The report, which also describes actions and statements by two other police officers involved in computer crime cases, was prompted by a May 28 report in The Independent. It was released late Monday night when, in a rare move, the Chapel Hill Town Council voted to publicly disclose the investigation and related personnel decisions. In the document, Jarvies concludes that "Moore's behavior was unacceptable, was in direct violation of department policies, and is representative of detrimental personal conduct." In addition, Jarvies wrote that, "In my opinion, Moore's actions on May 2 were not consistent with federal law," and included as an addendum to his report the law against impersonating government agents.
Consequently, the report reveals, Jarvies decided to fire Moore, a 12-year veteran of the police force. But Moore pre-empted the chief, Jarvies reports: "On the morning of June 5, as I was presenting a termination notice to Moore, he tendered his resignation."
The problems began when Moore and a second police officer, Bryan Walker, wore shirts with FBI insignia on them during a visit to the school to question Erin Carter, a 17-year-old junior. Carter was questioned because she had written about rumors that the school's computer network had been hacked in her Web log, or "blog," an online journal she launched last December. Investigators later determined that a technical glitch, rather than a hacking, was to blame for the network problem.
While it was Moore who gave Carter a bogus business card that identified him as a "task force agent" of an FBI "Cyber Crime Task Force," Walker is also faulted for leaving the impression that the officers were federal agents, and doing nothing to dispel that notion. Jarvies sanctioned Walker by ordering a 10-day suspension without pay beginning June 6, the report says.
A third officer mentioned in the report, Steve Anson, is a Chapel Hill police employee who heads the department's information technology work. Anson, unlike Moore and Walker, is in fact on the FBI's statewide Cyber Crime Task Force. Jarvies' report clears Anson of any wrongdoing in the case, and notes that Anson tried to dissuade Moore from using the "FBI identification card" that was "manufactured by Moore." A week or two before the high school computer investigation, the report says, Anson "told Moore that the use of the card would not be appropriate" and urged him "not to use the cards and to discard them."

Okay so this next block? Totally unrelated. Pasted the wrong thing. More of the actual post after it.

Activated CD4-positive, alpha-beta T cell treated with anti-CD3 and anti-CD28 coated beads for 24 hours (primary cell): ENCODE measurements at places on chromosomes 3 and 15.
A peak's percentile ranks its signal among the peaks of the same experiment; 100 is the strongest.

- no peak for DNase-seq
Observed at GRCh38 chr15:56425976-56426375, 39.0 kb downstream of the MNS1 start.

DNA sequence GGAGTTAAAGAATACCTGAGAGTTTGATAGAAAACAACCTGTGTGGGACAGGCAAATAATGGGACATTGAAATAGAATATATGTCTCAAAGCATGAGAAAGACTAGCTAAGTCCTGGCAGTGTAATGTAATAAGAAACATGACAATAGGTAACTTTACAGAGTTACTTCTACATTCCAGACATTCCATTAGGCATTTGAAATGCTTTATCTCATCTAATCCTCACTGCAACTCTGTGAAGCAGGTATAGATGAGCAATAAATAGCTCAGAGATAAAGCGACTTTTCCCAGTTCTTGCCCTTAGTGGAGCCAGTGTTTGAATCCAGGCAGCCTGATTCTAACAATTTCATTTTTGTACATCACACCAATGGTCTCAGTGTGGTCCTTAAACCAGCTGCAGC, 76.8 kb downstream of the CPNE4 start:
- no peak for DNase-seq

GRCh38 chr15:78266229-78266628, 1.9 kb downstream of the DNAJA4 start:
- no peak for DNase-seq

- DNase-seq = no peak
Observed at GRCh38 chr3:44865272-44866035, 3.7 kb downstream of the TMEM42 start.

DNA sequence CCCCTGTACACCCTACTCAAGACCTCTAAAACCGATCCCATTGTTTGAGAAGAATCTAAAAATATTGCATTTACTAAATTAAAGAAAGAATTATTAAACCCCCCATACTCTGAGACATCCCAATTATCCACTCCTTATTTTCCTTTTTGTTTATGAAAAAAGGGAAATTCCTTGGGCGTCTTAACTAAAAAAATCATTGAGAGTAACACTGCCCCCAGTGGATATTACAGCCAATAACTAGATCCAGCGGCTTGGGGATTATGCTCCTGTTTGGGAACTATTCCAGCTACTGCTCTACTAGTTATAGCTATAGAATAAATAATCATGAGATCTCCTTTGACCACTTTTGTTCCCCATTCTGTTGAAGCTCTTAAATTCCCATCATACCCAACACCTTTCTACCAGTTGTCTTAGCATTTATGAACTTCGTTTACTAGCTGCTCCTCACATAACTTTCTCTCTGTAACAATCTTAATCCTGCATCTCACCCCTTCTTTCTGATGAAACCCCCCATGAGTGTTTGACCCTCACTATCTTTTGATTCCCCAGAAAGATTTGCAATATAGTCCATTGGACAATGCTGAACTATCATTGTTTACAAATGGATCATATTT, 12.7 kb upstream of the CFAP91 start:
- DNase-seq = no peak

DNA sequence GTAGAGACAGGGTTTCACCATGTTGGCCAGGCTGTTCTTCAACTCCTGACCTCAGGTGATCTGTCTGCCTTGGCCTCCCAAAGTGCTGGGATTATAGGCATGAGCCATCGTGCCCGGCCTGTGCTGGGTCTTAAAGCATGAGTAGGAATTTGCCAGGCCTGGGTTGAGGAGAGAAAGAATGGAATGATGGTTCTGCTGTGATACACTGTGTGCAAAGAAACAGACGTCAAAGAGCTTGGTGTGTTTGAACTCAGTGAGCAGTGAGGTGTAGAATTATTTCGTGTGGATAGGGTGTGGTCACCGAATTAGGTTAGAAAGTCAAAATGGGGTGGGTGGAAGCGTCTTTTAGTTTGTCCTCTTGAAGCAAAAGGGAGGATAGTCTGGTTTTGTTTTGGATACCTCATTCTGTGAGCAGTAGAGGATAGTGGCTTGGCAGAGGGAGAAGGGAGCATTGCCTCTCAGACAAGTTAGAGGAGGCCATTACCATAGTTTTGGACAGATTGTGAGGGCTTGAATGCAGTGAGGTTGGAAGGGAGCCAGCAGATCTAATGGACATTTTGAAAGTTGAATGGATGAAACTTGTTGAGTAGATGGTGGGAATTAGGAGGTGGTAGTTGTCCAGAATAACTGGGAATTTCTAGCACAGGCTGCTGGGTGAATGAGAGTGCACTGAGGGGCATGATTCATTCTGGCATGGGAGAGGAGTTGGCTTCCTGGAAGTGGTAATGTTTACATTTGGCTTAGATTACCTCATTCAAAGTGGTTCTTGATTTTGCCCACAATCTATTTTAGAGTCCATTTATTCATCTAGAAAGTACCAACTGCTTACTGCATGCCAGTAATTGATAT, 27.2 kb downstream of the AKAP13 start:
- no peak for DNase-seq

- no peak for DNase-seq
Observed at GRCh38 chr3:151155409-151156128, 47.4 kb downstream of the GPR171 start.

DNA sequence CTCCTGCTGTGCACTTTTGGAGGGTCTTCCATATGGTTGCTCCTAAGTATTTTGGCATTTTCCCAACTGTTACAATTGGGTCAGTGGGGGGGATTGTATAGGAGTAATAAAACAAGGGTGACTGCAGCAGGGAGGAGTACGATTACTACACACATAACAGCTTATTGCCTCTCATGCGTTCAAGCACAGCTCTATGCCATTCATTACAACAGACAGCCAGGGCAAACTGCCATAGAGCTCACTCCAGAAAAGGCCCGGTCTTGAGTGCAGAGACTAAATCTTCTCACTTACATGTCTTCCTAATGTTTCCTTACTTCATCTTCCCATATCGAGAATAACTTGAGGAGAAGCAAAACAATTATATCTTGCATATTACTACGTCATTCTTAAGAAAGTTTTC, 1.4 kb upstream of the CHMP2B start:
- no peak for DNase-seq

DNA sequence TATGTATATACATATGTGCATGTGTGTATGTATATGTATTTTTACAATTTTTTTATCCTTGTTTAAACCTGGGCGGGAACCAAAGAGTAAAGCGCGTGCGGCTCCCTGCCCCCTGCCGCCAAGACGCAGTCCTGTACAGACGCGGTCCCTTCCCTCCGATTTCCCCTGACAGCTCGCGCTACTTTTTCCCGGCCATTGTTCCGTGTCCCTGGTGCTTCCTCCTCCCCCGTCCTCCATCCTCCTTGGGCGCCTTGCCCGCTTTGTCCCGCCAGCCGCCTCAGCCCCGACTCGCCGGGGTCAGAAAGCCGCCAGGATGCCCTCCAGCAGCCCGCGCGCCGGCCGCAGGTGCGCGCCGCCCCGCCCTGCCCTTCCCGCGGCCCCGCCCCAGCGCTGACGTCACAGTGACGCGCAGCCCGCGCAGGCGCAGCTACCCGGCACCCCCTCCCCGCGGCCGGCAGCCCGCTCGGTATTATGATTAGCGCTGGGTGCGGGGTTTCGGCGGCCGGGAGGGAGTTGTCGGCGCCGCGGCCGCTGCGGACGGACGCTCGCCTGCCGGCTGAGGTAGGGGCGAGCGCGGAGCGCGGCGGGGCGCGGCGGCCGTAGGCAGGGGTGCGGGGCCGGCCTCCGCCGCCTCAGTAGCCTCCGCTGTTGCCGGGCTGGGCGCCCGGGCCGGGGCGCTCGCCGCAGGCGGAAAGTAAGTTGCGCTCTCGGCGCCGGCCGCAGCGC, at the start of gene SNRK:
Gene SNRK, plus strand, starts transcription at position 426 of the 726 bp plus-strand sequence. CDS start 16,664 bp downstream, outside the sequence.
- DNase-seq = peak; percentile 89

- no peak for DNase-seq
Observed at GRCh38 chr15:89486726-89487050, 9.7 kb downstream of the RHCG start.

But Moore used the card anyway, leaving many to wonder why an experienced police officer would feign FBI ties. Both Moore and Walker applied in April to join the FBI task force, but neither had been assigned to it. The report offers a clue to another possible motive, noting that both officers told department officials "that they believed that any direct or passing mention of a relationship with the FBI would increase the likelihood that Ms. Carter would give information to them."
The report clears up the question of where Moore got the "FBI" card, but what of the shirts, which also left the impression that the officers were affiliated with the FBI? "The shirts had been purchased while the officers had attended FBI-sponsored training," the report says. "There is no evidence to indicate that the wearing of the shirts was anything other than a coincidence." That's what police investigators told Erin Carter during the internal probe, she says, that Moore and Walker just happened to wear the same shirt on a "casual Friday."
Such unfortunate accidents shouldn't occur any more, owing to a recent police department policy change that Jarvies told the Town Council about on Monday. "They have instituted a new dress code, to make sure that people don't think that anybody who represents the Chapel Hill police department is representing another law enforcement agency," says Councilman Mark Kleinschmidt, one of the more vocal civil rights advocates in town government.
Kleinschmidt is impressed by the thoroughness and results of the investigation. "I think the chief has done what he needs to do," he said Tuesday. "When you look at that report, I think it's a unique document. It's just not the sort of thing you would see from probably any other police department that I've ever heard of. It's very open, and [Jarvies] actually makes himself and his department very vulnerable in releasing a document that is so frank. And I think the report sends a clear message that these kinds of actions are not going to be tolerated."
Kleinschmidt also lauded the role that the whistle-blowing civilian, Erin Carter, played in the case. "What she did reflected well on our town. I'm really proud of her, and the fact that she was clearly knowledgeable about the situation. I was proud of the questions she asked, the fact that she kept the information. And now we were able to discover this renegade activity through the vigilance of a typical Chapel Hill citizen."
Carter was unavailable for comment on the latest developments--on Tuesday she was en route to Nicaragua, where she'll spend three weeks on a Witness for Peace travel program. Meanwhile, the story of how her online journal set off a controversy is beginning to echo around the "blogosphere," as other blog publishers throughout the United States and in other countries link to news reports on the case and write their own commentaries about what happened.
The Chapel Hill police department's investigation of the matter is complete, but it remains to be seen if federal authorities will look into the case. On Monday, Lynn Klauer, a spokeswoman for the U.S. Attorney's office in Greensboro, refused to confirm or deny if either Moore or Walker is under investigation for impersonating a federal agent.